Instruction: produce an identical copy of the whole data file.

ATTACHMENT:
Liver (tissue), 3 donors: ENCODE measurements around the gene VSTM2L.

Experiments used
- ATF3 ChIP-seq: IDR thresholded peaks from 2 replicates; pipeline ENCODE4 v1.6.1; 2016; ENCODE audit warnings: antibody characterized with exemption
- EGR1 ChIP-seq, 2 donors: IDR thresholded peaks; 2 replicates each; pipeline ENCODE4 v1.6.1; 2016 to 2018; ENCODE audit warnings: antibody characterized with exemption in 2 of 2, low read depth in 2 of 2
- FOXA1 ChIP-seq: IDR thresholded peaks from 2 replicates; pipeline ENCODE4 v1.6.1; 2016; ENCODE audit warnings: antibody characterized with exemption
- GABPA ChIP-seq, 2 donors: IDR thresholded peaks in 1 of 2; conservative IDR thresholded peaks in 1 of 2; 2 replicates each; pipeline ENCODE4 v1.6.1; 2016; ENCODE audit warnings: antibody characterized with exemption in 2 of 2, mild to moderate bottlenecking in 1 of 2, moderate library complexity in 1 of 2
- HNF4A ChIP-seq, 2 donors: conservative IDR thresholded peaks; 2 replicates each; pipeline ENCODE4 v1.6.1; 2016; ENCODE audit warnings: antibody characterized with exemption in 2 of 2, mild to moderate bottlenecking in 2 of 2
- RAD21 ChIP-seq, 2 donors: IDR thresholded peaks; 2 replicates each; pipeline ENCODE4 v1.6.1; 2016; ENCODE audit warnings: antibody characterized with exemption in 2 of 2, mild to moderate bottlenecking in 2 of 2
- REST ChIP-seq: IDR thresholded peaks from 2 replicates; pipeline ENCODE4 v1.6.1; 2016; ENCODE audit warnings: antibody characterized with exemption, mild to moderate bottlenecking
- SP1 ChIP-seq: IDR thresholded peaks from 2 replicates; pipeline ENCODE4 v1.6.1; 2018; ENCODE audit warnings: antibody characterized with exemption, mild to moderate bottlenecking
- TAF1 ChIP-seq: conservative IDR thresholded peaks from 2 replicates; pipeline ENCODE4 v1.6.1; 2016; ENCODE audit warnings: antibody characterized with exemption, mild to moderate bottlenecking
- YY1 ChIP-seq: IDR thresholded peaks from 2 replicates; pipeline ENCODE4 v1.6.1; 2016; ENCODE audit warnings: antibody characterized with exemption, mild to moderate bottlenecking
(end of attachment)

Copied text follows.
Liver (tissue), 3 donors: ENCODE measurements around the gene VSTM2L.

Experiments used
- ATF3 ChIP-seq: IDR thresholded peaks from 2 replicates; pipeline ENCODE4 v1.6.1; 2016; ENCODE audit warnings: antibody characterized with exemption
- EGR1 ChIP-seq, 2 donors: IDR thresholded peaks; 2 replicates each; pipeline ENCODE4 v1.6.1; 2016 to 2018; ENCODE audit warnings: antibody characterized with exemption in 2 of 2, low read depth in 2 of 2
- FOXA1 ChIP-seq: IDR thresholded peaks from 2 replicates; pipeline ENCODE4 v1.6.1; 2016; ENCODE audit warnings: antibody characterized with exemption
- GABPA ChIP-seq, 2 donors: IDR thresholded peaks in 1 of 2; conservative IDR thresholded peaks in 1 of 2; 2 replicates each; pipeline ENCODE4 v1.6.1; 2016; ENCODE audit warnings: antibody characterized with exemption in 2 of 2, mild to moderate bottlenecking in 1 of 2, moderate library complexity in 1 of 2
- HNF4A ChIP-seq, 2 donors: conservative IDR thresholded peaks; 2 replicates each; pipeline ENCODE4 v1.6.1; 2016; ENCODE audit warnings: antibody characterized with exemption in 2 of 2, mild to moderate bottlenecking in 2 of 2
- RAD21 ChIP-seq, 2 donors: IDR thresholded peaks; 2 replicates each; pipeline ENCODE4 v1.6.1; 2016; ENCODE audit warnings: antibody characterized with exemption in 2 of 2, mild to moderate bottlenecking in 2 of 2
- REST ChIP-seq: IDR thresholded peaks from 2 replicates; pipeline ENCODE4 v1.6.1; 2016; ENCODE audit warnings: antibody characterized with exemption, mild to moderate bottlenecking
- SP1 ChIP-seq: IDR thresholded peaks from 2 replicates; pipeline ENCODE4 v1.6.1; 2018; ENCODE audit warnings: antibody characterized with exemption, mild to moderate bottlenecking
- TAF1 ChIP-seq: conservative IDR thresholded peaks from 2 replicates; pipeline ENCODE4 v1.6.1; 2016; ENCODE audit warnings: antibody characterized with exemption, mild to moderate bottlenecking
- YY1 ChIP-seq: IDR thresholded peaks from 2 replicates; pipeline ENCODE4 v1.6.1; 2016; ENCODE audit warnings: antibody characterized with exemption, mild to moderate bottlenecking